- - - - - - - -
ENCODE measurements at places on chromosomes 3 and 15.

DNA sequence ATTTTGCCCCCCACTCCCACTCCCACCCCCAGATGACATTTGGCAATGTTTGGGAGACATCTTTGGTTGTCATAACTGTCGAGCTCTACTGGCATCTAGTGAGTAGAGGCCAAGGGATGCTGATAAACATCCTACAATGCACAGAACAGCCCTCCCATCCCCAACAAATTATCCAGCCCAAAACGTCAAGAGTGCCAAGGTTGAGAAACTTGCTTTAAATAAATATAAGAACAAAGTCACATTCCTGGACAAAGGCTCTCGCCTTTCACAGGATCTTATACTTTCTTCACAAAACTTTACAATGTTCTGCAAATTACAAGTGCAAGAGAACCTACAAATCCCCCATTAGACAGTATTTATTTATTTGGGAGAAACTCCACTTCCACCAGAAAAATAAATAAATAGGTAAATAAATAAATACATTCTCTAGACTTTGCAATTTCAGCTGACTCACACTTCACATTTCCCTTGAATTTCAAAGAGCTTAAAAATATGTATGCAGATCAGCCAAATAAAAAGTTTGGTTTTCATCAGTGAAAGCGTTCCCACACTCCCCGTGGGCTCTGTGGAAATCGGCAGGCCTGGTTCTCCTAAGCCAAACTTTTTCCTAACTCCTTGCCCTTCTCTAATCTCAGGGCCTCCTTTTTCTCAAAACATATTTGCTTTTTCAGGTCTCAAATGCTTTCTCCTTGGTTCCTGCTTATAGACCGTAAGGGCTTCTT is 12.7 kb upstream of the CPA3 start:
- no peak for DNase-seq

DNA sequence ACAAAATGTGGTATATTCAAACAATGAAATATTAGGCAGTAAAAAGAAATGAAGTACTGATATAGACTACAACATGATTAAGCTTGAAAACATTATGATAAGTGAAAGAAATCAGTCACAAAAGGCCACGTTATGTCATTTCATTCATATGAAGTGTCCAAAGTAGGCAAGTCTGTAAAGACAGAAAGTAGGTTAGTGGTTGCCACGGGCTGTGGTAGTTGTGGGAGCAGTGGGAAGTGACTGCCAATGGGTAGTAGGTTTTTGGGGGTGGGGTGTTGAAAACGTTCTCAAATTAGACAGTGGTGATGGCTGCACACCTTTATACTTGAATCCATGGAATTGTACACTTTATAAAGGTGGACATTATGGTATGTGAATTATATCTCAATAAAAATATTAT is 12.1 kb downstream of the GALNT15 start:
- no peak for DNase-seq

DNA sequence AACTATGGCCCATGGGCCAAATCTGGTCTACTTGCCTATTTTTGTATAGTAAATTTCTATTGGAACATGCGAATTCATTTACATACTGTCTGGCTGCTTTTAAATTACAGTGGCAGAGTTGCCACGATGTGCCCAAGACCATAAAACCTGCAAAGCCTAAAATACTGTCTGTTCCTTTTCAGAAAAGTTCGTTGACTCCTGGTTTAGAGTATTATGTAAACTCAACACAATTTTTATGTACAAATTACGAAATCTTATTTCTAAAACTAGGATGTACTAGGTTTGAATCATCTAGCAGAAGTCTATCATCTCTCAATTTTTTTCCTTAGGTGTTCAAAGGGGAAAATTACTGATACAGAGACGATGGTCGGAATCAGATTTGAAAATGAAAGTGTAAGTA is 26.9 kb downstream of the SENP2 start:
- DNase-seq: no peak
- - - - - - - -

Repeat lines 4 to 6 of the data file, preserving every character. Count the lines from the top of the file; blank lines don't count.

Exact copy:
DNA sequence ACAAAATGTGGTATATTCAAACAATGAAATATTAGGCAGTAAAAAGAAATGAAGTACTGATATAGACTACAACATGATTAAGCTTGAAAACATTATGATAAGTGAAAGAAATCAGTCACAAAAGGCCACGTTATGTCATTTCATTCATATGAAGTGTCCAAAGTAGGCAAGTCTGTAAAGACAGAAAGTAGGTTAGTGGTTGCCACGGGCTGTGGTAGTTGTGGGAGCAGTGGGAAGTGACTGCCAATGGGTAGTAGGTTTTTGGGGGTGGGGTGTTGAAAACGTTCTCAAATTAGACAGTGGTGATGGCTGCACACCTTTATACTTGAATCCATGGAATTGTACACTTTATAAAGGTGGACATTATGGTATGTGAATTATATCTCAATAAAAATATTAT is 12.1 kb downstream of the GALNT15 start:
- no peak for DNase-seq

DNA sequence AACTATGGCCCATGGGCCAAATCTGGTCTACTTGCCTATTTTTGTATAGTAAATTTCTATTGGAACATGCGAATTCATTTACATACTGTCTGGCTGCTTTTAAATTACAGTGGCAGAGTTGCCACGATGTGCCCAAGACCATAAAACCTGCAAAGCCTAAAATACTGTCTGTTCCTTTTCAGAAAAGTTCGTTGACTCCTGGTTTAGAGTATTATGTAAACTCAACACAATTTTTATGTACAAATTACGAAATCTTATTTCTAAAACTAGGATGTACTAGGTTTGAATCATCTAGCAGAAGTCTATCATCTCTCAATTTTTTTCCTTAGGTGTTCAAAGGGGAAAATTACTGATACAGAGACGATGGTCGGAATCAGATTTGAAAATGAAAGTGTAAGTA is 26.9 kb downstream of the SENP2 start: